If you answered yes to all five of these questions, it sounds like you may have a perfect plan and you are ready for 2009. If you answered no to any of these, then you need to make revisions.
My guess is one of the most predictable things about 2009 is that you will face a crisis that requires serious communications. If you take steps now, at the beginning of the year to write, revise or re-write a plan that works when you need it, you’ll remove a lot of stress from your life and guarantee effective, rapid communications to your employees and the media when it is needed most.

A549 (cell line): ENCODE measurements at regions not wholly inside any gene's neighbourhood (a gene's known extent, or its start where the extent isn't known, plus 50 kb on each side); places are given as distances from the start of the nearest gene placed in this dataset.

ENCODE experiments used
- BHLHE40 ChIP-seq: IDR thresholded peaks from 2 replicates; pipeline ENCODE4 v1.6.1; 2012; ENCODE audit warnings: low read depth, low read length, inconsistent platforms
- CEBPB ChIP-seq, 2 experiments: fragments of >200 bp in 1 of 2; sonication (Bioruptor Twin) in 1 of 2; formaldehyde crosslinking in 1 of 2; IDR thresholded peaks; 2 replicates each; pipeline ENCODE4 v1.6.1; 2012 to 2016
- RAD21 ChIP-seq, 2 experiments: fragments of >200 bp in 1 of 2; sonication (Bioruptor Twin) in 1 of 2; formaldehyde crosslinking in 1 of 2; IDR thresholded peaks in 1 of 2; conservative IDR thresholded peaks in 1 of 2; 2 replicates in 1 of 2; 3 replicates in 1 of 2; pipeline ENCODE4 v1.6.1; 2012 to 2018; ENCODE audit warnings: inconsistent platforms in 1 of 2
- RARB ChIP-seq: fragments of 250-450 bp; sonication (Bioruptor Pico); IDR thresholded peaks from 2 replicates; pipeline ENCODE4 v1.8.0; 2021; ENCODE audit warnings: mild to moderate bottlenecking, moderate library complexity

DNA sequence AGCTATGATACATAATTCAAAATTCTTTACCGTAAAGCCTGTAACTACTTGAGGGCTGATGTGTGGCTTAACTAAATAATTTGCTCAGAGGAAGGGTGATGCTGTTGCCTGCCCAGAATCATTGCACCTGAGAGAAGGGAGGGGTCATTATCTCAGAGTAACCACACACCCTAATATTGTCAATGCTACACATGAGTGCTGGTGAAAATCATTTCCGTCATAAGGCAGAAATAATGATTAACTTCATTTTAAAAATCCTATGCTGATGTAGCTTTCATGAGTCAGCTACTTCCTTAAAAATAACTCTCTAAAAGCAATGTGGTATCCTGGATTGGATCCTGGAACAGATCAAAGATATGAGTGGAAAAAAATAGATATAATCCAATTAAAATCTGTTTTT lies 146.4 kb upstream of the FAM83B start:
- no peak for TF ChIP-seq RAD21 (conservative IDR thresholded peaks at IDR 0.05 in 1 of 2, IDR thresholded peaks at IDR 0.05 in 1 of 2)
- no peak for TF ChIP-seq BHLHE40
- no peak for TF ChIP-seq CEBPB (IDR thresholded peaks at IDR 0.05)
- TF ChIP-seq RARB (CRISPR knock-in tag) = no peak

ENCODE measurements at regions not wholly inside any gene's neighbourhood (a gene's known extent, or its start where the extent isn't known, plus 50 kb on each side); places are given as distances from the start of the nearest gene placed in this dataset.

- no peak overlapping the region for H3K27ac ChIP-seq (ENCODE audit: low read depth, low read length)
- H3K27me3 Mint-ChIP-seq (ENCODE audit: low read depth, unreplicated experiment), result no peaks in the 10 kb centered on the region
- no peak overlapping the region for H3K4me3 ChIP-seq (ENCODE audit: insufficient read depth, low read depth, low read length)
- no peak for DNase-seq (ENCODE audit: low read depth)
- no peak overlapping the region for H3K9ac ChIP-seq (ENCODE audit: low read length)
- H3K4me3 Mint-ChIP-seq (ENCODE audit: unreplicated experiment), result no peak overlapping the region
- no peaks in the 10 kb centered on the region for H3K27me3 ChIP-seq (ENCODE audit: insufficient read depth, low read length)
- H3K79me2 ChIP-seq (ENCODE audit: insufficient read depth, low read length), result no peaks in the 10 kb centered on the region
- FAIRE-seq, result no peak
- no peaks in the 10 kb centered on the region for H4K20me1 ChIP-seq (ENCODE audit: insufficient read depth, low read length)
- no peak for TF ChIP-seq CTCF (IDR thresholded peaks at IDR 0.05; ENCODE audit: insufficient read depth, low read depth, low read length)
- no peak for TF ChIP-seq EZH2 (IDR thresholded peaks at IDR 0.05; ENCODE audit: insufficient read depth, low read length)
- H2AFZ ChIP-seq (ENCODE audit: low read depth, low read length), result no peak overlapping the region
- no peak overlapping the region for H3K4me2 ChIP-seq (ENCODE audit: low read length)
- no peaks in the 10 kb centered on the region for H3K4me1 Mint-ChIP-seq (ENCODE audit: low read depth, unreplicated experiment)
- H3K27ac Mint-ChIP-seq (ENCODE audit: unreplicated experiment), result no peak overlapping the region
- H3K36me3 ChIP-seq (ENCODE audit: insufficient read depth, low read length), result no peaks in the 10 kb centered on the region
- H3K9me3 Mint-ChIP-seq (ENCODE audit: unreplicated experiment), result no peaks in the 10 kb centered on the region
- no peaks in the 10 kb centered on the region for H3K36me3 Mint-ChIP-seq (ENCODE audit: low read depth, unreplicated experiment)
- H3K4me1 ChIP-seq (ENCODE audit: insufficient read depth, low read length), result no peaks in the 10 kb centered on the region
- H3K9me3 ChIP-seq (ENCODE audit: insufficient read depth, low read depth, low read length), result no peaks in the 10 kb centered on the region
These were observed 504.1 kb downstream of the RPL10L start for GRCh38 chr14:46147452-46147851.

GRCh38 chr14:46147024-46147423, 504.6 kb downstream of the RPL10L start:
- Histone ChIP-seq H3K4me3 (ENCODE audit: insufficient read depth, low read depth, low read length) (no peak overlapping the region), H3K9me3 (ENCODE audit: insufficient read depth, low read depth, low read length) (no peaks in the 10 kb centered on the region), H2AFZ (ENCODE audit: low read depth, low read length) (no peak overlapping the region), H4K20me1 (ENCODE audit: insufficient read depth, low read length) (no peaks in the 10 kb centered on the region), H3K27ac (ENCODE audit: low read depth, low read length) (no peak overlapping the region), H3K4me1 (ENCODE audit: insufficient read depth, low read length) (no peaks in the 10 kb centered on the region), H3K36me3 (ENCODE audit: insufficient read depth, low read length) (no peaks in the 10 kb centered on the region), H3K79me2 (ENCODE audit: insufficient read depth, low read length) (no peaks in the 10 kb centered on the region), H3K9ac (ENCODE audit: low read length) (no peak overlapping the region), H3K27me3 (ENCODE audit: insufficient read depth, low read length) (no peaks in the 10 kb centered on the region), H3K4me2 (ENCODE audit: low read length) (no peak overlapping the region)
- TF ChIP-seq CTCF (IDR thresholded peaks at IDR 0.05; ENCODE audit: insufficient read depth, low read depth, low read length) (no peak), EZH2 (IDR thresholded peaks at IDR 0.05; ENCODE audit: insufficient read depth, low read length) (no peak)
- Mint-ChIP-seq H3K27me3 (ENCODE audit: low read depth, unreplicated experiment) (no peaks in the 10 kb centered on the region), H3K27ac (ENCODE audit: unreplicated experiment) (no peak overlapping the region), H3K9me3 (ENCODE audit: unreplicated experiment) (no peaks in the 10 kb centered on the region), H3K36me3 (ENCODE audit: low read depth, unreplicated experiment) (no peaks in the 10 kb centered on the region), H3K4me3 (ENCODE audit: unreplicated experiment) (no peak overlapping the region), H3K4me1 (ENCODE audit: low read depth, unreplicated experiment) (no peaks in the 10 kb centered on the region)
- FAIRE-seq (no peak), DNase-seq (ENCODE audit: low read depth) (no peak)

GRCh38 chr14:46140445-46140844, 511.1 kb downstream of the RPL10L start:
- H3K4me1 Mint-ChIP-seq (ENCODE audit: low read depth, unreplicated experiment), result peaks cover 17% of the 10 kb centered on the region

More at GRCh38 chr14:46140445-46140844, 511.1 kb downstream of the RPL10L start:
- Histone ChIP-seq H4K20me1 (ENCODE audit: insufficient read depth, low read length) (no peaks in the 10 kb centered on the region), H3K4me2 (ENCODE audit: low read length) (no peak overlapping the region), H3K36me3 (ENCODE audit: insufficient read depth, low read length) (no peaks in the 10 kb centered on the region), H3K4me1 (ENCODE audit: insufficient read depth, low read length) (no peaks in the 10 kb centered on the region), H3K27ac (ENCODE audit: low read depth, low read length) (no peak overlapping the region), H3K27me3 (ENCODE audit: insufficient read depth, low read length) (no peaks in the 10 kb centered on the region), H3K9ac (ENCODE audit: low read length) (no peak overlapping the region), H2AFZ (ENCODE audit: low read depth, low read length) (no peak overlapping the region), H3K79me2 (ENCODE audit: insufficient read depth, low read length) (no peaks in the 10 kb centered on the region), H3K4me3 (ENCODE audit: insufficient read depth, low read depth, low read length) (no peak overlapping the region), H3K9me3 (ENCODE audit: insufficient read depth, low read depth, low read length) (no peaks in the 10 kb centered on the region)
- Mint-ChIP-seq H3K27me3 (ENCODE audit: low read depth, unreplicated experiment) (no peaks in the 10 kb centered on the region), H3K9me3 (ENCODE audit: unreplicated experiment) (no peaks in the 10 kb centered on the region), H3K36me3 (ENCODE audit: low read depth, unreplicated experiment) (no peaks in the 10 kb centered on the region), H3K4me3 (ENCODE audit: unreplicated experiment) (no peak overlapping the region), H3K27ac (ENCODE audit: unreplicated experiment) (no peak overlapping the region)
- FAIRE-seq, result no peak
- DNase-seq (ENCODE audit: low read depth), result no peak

You can find additional free resources on the following 3 sites.
You can also call me at 985-624-9976 to ask questions.
In tomorrow’s lesson, we’ll discuss why media training and presentation training will be so critical in 2009.